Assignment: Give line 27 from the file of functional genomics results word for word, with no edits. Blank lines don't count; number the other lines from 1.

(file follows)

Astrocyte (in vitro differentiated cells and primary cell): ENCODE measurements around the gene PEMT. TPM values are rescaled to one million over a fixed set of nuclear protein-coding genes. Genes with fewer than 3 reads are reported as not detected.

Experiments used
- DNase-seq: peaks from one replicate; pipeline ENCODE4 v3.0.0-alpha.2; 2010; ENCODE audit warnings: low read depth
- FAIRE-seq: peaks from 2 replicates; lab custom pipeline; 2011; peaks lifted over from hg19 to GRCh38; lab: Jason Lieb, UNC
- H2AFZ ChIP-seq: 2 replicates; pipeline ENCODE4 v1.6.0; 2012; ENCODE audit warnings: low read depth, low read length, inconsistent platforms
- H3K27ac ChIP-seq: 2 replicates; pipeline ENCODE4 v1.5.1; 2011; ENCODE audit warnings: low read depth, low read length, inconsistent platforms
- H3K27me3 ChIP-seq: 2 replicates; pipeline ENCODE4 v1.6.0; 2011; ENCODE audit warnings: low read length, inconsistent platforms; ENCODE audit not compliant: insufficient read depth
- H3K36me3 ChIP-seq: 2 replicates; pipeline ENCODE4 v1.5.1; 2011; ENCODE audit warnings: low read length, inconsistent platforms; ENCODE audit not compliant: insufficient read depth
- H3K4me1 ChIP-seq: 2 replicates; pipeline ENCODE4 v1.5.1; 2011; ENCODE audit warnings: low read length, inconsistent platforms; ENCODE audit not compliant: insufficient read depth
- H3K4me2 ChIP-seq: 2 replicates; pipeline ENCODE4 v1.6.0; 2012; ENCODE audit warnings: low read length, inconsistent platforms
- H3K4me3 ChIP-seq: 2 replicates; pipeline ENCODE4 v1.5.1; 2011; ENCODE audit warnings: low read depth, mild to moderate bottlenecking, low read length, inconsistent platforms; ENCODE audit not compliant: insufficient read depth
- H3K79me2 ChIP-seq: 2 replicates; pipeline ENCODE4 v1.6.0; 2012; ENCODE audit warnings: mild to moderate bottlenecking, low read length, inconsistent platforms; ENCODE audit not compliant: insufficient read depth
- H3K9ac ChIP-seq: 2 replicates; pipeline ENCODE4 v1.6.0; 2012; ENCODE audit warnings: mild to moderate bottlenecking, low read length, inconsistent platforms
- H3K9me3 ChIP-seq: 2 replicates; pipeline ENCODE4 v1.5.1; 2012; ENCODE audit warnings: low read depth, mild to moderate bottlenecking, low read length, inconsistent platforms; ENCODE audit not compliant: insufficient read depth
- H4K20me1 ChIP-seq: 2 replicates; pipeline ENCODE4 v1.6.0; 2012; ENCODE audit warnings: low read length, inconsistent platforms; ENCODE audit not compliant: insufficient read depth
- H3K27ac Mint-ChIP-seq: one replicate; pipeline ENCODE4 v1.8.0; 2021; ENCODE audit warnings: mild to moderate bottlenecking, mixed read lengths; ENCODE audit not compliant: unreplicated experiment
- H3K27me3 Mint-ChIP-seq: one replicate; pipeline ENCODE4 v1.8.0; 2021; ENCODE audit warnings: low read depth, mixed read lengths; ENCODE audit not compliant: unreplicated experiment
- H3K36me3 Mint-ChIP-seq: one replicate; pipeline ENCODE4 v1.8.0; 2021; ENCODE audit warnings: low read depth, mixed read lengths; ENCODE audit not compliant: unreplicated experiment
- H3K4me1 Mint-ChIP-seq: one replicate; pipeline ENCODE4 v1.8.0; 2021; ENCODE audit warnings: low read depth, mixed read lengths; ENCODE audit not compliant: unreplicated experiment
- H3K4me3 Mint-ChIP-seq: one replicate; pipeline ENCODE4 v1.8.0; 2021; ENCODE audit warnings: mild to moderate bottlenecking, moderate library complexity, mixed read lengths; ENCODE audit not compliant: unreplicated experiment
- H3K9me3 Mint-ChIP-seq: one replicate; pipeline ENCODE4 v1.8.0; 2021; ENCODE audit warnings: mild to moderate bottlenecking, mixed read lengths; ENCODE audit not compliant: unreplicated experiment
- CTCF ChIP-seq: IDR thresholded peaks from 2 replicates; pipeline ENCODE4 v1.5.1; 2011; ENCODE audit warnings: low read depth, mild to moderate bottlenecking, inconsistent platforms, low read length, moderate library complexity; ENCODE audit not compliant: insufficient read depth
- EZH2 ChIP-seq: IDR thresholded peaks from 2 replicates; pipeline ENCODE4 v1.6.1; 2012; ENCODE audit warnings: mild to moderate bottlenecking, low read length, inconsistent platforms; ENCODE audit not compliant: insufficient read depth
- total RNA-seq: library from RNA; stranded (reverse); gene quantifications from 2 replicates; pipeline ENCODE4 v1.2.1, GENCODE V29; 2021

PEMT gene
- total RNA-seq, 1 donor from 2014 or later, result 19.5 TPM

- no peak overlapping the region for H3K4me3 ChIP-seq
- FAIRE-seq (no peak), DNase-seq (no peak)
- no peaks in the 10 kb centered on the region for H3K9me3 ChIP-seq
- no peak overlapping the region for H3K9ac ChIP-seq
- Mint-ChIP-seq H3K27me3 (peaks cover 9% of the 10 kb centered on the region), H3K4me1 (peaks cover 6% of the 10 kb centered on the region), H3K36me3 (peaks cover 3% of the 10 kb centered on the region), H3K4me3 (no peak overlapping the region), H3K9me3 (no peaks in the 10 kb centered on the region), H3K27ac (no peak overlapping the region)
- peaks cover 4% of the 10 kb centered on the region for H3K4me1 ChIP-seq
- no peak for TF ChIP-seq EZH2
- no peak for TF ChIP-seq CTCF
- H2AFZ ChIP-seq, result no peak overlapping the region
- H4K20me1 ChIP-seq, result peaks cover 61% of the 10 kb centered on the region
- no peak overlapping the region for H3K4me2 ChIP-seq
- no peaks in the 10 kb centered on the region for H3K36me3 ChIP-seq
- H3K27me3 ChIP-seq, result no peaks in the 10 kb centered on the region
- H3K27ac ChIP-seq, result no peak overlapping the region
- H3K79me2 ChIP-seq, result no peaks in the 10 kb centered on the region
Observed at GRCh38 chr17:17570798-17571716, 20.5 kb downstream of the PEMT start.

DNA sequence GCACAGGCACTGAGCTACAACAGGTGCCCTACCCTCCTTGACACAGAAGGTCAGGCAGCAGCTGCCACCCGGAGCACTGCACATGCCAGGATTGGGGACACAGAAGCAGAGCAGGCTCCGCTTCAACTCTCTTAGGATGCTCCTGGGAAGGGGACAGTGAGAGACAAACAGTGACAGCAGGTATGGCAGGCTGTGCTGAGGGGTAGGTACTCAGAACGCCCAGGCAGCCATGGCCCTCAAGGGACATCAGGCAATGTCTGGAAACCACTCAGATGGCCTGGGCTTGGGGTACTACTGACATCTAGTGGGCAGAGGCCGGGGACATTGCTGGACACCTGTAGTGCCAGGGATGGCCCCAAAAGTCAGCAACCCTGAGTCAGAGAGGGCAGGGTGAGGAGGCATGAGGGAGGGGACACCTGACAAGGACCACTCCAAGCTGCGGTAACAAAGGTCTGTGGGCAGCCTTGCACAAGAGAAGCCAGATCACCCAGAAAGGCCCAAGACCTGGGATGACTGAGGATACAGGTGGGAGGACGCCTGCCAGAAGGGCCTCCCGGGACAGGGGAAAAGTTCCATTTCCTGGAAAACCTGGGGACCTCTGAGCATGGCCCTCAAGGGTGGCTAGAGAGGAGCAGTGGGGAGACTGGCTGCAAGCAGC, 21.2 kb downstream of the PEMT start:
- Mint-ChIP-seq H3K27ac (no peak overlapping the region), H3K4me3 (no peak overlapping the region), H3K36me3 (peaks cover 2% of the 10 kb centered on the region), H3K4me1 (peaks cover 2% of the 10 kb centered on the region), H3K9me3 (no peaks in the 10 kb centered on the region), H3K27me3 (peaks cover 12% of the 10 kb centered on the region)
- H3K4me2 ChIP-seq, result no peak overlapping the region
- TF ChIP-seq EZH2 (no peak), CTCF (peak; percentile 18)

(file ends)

- no peak overlapping the region for H3K4me3 ChIP-seq